Talk about your wishful thinking. True, lots of other people can't believe it either, but to begin questioning how an ecumenical council arrives at its dogmatic teachings is the doorstep to heterodoxy, not orthodoxy. Granted, the Orthodox Churches don't recognize the validity of all of the Ecumenical Councils, but you can bet your bottom dollar they wouldn't tolerate judging the dogmatic pronouncements of the ones they do accept on the basis of personal, private judgments about the manner in which the dogmata were arrived at! Is Dreher going to become a student of ancient history now, and look through everything that can be known about Nicea, Chalcedon, Constantinople, and all the other Councils accepted by the Orthodox, and decide for himself which ones came up with dogmata in a legitimate way and which ones didn't? Will he discover that the doctrine of the Trinity was forced through by a suspicious vote? Will he discover that physical force was brought into play in the debates over monothelitism? Perhaps he will found his own church someday that all of the other purists can come to.

This may sound unfair, of course, and it would be if Dreher had simply given his own personal reasons for leaving and left it at that. But he couldn't do that. Precisely because he is an intelligent person, he knew that Catholicism is right, and he needed an intellectual justification for doing what he was doing, and the only possible way to get that justification would be to call into question the teachings of the Church. In short, he made a conscious decision to become a functional protestant, while wishing nonetheless to continue enjoying the fruits of the genuine Sacraments.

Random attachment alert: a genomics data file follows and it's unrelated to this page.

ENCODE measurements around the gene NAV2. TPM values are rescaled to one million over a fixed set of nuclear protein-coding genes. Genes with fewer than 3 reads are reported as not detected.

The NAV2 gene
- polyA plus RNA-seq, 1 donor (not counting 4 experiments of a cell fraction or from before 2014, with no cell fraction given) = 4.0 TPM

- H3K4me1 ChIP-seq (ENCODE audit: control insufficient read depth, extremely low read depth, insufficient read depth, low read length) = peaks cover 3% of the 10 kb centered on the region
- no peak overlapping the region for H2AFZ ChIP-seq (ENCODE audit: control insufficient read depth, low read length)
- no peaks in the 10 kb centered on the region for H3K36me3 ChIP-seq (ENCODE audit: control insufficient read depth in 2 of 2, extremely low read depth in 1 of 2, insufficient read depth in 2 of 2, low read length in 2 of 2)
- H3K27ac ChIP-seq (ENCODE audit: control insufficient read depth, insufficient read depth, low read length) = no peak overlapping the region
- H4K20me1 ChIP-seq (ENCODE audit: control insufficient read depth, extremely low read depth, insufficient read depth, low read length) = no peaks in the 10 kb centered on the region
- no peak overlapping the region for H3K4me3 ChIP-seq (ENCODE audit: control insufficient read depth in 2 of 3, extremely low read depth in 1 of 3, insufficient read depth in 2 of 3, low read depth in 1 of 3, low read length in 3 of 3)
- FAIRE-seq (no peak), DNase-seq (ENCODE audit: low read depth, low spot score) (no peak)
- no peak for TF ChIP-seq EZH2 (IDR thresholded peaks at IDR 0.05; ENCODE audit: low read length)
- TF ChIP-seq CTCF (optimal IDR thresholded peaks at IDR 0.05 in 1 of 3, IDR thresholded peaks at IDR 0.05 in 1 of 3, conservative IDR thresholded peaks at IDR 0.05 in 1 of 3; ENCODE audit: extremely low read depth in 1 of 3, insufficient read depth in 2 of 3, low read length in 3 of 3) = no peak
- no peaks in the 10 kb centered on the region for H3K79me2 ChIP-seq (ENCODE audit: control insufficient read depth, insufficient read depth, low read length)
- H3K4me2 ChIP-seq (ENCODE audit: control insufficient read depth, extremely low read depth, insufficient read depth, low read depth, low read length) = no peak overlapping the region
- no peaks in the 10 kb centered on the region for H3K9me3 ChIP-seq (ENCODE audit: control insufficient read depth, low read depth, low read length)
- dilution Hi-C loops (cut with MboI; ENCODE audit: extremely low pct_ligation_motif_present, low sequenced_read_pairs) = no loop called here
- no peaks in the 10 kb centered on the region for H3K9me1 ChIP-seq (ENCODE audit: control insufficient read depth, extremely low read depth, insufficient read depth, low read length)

But what I noticed during all this Sturm und Drang over doctrine was this: we were happy again as a family, and at peace. Julie said one day driving home from liturgy, "Isn't it great to look forward to going to church again?" And it was. I was beginning to pray again, and beginning to climb out of the slough of religious despond. I began to think differently about Truth. As Christians, Truth is a Person, not merely a proposition. Here I was beginning to live a more Christ-like life as a fellow traveler of Orthodoxy, and knowing that if I went back to full-fledged Catholicism, I would be returning to anger and despair. What does it mean to live in the Christian truth in that situation? How would I feel if I approached the Judgment Seat and said to God, "I lived as a depressed and embittered man, lost my children to the Christian faith, and was a terrible witness to your goodness. But Lord, thanks to you, I never left Catholicism."
Again, I have a great deal of sympathy for this. I wish the guy well, because I know perfectly well that I myself have had doubts and struggles, even times when I was tempted to leave the Church not merely for Orthodoxy but for abject atheism, and looking back I can only say to myself, over and over again, thank you, Lord, for not burdening me beyond what I could bear. Because I escaped that noose by such a narrow thread, I cannot stand in judgment of people like Rod Dreher, no matter how fatuous I find their reasoning. Judge Never, Forgive Ever. May God go with him.

I hope he doesn't find any dishonest priests in his new parish. Where will he go then?

Update: Be sure to check out the Pontificator's Trackback and Mike Liccione's post on this topic.


Very well said. Like you, I feel that the only alternative to Catholicism is atheism and in the times when I have doubted my faith, it wasn't just a doubt in the Church but in all religion. It was in fact my realizing just how stark the choice in front of me was when I have considered abandoning the Church that brought me to my senses and allowed me to soldier on, despite my doubts.